After a stop with Patsy Ann we took a walk to St. Nicholas Orthodox Church and passed the Juneau-Douglas City Museum, which documents the culture and history of Juneau and the Douglas area. We didn’t visit the museum itself, but I really liked the totem pole that stands just outside of the building.

The Juneau-Douglas City Museum

A short, but steep walk up Main Street and round onto 5th Street, and we arrived at St. Nicholas Orthodox Church, which has served Juneau’s community for over 120 years. Unfortunately, by the time we arrived the church was closed, so another visit without being able to take a peek inside (perhaps enough reason to go back?). It was nice to see the church still standing and being taken care off.

St. Nicholas Orthodox Church, Juneau

We then ambled back towards the waterfront and eventually arrived at the famous Tracy’s King Crab Shack. The place was very busy and a queue was forming; I am not a fan of shellfish, but I couldn’t resist watching them prepare the king crab legs. Tracy’s has been serving king crab for the past 12 years and is a must for all those who visit Juneau and enjoy king crab.

Juneau’s famous Tracy’s King Crab Shack

Juneau is a fabulous little town and I really enjoyed being back. Next post I’ll share our whale watching trip with you.


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Day 2 – Whale sightings!

Day 2 on our Alaskan cruise saw us cruising along the Inside Passage on our way to Juneau and we had our first whale sightings.

We were pretty lucky with this one, as there was a small pod of them just some distance out.

Needless to say, that after this I spent pretty much all day looking out for more. We did see quite a few whales, porpoise, and dolphins. The latter two were impossible to photograph, as they were so quick. Overall, we saw whales every day other than on our first and last day, so there will be more photos coming.

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Day 1 on the Inside Passage

Travelling along Vancouver Island

Technically Day 1, but I call it Embarkation Day given that more than half the day is taken up with getting onto the ship.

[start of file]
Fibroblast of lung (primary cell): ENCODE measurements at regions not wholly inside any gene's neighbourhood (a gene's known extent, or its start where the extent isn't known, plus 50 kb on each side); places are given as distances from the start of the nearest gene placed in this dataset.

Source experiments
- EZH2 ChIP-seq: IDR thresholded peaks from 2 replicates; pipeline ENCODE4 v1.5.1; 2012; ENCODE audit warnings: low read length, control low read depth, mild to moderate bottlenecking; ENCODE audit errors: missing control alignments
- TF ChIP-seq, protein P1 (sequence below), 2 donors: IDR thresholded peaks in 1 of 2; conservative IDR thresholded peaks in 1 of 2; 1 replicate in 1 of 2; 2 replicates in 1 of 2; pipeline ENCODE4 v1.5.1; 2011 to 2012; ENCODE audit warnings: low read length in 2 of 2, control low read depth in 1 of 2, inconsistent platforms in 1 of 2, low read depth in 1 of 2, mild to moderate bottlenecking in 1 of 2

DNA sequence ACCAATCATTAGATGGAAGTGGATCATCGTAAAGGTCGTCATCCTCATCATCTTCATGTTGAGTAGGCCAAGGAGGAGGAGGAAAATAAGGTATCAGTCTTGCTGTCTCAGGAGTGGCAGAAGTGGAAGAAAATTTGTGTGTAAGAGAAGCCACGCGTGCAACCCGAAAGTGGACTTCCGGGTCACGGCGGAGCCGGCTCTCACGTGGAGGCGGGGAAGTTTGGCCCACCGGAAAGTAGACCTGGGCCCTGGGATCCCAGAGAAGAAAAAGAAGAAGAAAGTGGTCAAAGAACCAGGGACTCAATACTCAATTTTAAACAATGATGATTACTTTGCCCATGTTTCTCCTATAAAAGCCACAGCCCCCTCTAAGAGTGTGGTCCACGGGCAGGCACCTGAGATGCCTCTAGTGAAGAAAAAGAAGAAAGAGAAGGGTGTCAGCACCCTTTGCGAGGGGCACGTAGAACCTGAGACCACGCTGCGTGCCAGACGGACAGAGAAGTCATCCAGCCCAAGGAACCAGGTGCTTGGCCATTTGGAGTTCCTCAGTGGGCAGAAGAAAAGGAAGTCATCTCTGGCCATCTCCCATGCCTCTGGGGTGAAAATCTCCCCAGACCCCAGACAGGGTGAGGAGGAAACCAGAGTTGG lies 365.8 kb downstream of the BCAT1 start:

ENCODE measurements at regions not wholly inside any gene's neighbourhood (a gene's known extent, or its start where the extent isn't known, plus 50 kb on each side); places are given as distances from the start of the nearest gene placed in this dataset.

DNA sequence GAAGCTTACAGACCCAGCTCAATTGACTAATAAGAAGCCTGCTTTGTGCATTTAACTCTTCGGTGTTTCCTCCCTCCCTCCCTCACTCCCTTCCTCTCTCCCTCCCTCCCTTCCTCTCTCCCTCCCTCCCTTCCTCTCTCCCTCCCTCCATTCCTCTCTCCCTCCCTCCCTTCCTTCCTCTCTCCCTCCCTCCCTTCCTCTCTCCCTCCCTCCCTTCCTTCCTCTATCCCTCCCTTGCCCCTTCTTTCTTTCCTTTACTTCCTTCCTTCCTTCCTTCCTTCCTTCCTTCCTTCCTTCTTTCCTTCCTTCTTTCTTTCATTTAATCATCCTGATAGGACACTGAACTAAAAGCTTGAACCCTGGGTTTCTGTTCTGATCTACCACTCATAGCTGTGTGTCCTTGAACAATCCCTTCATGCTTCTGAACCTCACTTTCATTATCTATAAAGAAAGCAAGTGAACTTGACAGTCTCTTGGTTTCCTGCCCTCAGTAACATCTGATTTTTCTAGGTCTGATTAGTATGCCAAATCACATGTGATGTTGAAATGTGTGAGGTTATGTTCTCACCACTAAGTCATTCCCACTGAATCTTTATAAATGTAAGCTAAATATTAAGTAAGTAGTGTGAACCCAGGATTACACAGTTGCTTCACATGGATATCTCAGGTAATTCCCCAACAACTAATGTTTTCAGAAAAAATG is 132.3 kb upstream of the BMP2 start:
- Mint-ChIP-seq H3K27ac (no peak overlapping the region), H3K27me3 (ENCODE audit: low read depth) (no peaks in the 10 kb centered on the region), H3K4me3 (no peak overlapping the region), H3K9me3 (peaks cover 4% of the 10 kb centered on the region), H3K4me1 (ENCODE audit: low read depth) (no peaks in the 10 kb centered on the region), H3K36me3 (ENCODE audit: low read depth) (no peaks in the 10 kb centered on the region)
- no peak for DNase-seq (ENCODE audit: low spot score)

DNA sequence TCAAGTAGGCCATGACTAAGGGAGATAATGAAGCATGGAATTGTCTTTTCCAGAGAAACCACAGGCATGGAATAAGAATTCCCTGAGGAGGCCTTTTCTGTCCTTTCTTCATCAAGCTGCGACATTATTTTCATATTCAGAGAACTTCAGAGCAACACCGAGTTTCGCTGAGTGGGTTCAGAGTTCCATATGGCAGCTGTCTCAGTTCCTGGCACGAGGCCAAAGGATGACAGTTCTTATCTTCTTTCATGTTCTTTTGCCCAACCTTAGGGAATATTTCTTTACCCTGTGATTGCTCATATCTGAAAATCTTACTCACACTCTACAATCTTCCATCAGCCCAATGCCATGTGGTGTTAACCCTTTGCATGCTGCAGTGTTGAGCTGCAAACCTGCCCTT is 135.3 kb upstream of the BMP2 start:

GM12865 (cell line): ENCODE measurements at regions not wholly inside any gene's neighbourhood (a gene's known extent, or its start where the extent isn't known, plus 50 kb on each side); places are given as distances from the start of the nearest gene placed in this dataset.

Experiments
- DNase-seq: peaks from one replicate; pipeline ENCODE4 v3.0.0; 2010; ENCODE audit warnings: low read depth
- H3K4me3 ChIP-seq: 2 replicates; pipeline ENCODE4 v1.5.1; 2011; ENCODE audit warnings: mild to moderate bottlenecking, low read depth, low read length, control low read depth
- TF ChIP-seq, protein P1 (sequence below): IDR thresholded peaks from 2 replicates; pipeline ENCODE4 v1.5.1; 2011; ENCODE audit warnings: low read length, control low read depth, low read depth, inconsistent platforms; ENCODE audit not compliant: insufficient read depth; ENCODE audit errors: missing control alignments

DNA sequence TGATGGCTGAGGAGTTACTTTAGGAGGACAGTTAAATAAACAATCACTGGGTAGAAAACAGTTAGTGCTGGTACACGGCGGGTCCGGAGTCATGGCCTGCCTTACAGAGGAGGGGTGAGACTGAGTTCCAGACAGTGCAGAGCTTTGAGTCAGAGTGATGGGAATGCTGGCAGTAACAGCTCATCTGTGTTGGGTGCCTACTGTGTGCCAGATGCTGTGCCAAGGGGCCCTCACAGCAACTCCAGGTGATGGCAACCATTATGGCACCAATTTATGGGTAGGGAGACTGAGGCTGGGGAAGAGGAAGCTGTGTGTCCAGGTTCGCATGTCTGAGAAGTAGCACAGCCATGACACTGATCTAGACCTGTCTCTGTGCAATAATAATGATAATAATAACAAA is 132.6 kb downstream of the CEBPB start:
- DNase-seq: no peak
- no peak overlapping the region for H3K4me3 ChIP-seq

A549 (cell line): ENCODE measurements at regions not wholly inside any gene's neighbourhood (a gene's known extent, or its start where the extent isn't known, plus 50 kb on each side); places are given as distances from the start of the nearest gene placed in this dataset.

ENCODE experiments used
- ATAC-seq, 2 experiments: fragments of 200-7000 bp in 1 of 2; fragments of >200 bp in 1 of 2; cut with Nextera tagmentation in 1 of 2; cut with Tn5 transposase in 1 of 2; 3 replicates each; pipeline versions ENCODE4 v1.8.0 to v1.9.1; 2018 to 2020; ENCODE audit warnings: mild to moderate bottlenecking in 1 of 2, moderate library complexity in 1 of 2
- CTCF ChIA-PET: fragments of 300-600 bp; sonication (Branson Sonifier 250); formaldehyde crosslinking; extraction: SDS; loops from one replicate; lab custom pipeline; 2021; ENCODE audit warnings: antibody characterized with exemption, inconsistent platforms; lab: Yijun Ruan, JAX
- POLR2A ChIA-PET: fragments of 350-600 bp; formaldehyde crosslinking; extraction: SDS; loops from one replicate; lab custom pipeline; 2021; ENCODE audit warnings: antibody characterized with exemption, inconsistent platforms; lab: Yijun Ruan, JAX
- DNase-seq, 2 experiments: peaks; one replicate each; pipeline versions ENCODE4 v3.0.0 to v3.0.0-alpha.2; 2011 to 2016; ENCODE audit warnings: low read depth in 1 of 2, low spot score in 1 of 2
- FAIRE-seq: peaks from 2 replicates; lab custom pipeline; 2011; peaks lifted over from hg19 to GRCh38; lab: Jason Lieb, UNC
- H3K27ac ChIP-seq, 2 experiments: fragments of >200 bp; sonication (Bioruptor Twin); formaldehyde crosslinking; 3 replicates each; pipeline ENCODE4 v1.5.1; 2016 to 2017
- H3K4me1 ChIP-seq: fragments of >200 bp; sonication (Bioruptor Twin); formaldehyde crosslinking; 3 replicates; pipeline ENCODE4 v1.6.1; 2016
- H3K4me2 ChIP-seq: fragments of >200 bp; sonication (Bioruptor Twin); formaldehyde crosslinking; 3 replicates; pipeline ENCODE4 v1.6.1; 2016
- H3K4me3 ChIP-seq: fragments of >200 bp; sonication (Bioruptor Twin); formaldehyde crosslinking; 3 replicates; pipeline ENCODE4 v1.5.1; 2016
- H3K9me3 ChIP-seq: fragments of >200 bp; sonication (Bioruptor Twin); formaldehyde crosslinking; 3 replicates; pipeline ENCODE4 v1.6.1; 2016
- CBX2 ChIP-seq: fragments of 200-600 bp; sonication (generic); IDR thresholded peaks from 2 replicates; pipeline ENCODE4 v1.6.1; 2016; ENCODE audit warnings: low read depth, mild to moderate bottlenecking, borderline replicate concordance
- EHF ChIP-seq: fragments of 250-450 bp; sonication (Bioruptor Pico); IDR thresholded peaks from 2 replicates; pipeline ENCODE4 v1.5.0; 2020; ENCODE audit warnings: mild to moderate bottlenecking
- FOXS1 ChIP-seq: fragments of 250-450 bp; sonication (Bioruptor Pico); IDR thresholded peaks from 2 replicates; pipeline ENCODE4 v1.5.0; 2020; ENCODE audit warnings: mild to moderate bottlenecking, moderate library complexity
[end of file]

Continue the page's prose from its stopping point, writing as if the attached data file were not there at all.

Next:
After having left Vancouver at 1630hrs on the Saturday, the ship made its way north along the British Columbian coastline and past Vancouver Island.

The landscapes on show were breath-taking and I could have spent the whole afternoon just sitting on the balcony and watch the world go by. However, the suitcases needed to be unpacked and then there was the small matter of our first evening meal in the main dining room. Thankfully we had pre-booked the first sitting at 1730hrs, which meant that we got back to our cabin in time for our first sunset onboard ship, and we were not disappointed.

The ship must not have gone very fast during the evening, as we were still passing Vancouver Island long after the sun went down. Thankfully the Inside Passage protects you from rough seas, so everything was smooth sailing and we soon adjusted to the slight swaying of the ship.

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Leaving Vancouver

Leaving Vancouver

We left Vancouver’s cruise ship terminal, Canada Place, on a Saturday at 1630hrs on the dot, but before we set sail, I thought I would just give a quick overview of our embarkation process.

In our case, it was easy peasy, our hotel was within walking distance of Canada Place, so we made our way down for 1000hrs, official boarding, we were told prior to this, was 1100hrs. We got to the terminal, walked down a ramp (rather than queue inside the building for the lift) to the luggage drop off. Top tip: print your luggage tags at home and if you want, order some protective luggage tags specifically for cruise ship tags. In our case I just handed our printed tags to an attendant who stapled them around our luggage handles for us; your luggage will then be delivered and placed outside your cabin. After that we followed the signs to get us to the check-in desks. As we had booked a suite we were lucky to bypass the queue, although, there really wasn’t much of a queue at that point. We got our cabin cards, info sheet for the days’ activities, and were sent on our way to the US immigration area. As British Citizens we joined a throng of others waiting their turn; this was the longest we queued for during the whole process; it took about an hour, and warning, it was quite hot in there with all those people waiting, oh, and you are not allowed to use your cell phone! After that it was a quick walk down to the ship and onto the embarkation ramp we went! We were advised that our room should be ready by 1130hrs and until then we were invited to explore the ship. Note that the buffet restaurant on the Lido Deck is the only place open for food and drink at this point and will get very busy.